Saturday, January 8, 2011


Just finished Matt Kahn's book, Climatopolis: How Our Cities will Thrive in a Hotter Future. His main goal, as he states often on his blog, is to introduce some microeconomics in the climate change discussion. He does in a couple of places, however to me a large portion of the book came off as attempts to make more specific predictions than he was capable of making. A few comments:

On page 86, Kahn highlights the important changes in air quality in California brought about since the 1980s by good regulation. Among economists, there are plenty of examples of when regulation fails and produces unintended consequences. However, I never hear economists commend regulation for doing basically what it was supposed to do. With Cali regulations, there is still the complaint that they hit the poor disproportionately hard, but nonetheless the air in LA is much cleaner than it was 20/30 years ago and I think good regulation is at least a small part of that story.

Specifically on page 194, but truly throughout much of the book, Kahn at least hints at the idea that climate change presents the world with a lot of zero-sum decisions. For example, I see Kahn claiming that (basically) Buffalo, Cleveland, and Detroit will likely all be made better off by climate change; LA, Miami, and New York will likely be made worse off. I wish this would have been a major explicit theme of the book - the contrast between problems posed by climate change (where there are winners and losers) and economic problems (where there are winners and... winners). One of the most important and misunderstood aspects of economic life is the fact that it is NOT zero sum. I enjoyed the contrast and would be interested in a book/article/paper by Kahn that emphasized the difference (and implications) in greater detail.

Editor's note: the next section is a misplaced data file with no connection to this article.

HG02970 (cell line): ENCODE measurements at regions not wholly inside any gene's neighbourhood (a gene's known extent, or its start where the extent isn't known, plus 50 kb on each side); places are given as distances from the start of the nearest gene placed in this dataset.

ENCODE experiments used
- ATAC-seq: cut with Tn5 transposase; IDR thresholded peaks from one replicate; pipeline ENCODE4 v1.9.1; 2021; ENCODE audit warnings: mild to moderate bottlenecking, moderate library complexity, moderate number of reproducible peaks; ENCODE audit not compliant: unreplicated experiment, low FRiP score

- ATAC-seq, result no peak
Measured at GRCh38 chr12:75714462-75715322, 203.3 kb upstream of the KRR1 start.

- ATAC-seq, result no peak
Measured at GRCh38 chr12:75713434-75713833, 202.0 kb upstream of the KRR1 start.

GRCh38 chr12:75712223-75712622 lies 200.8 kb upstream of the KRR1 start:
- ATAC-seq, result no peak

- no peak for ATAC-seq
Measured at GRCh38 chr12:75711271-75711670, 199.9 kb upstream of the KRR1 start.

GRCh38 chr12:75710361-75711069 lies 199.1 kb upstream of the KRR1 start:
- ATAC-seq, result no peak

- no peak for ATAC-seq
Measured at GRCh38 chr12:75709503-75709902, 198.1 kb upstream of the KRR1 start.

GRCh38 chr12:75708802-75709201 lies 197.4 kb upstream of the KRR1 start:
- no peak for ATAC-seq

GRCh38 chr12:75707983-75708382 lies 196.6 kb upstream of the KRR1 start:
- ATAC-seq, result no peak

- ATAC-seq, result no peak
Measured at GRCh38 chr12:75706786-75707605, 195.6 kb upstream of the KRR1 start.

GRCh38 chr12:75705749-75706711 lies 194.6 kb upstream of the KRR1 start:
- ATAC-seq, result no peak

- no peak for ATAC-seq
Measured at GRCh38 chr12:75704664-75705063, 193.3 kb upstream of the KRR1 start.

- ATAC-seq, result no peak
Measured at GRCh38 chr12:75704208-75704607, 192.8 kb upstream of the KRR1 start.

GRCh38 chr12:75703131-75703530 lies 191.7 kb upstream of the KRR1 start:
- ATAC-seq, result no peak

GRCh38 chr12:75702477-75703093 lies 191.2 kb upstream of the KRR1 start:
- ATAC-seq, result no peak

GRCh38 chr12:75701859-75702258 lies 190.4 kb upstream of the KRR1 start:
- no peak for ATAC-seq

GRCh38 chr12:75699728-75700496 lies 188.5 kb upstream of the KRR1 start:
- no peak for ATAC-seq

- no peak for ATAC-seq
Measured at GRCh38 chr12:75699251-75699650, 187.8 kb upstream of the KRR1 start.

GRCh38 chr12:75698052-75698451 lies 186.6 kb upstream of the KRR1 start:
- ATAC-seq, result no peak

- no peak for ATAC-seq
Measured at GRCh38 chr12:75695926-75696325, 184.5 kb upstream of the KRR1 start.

On page 201, Kahn talks about "the victims" of climate change. Throughout Chapter 3 he also talks about the victims, stating that he is not interested in helping those who do not take into account the risk of climate change if they suffer the consequences. There is a definite parallel to the recent bank bailouts and the idea that some cities might get bailed out by the federal government if climate change does present us with a day of reckoning. Kahn hopes that governments can precommit not to protect those who suffer, but recent history suggests that is an impossible task.

Last thing - I want to commend Matt for his discussion of the role of insurance in human adaptation to climate change. I thought that was the most interesting section in the book and wish it wasn't buried at the end. If I had to recommend one portion for those who don't want to read the entire book, that would definitely be it.

1 comment:

Laurent Franckx said...

This review makes several interesting points, and surely the point about the role of insurance is correct. I don't agree that governments are unable to commit not to bail out people behaving dangerously: this is precisely what the Belgian government has done in the field of flood insurance. I discuss this, and other aspects of Kahn's book, in more detail at

Compared with the totality of knowledge which is continually utilized in the evolution of a dynamic civilization, the difference between the knowledge that the wisest and that which the most ignorant individual can deliberately employ is comparatively insignificant. ~Fredrich Hayek in The Constitution of Liberty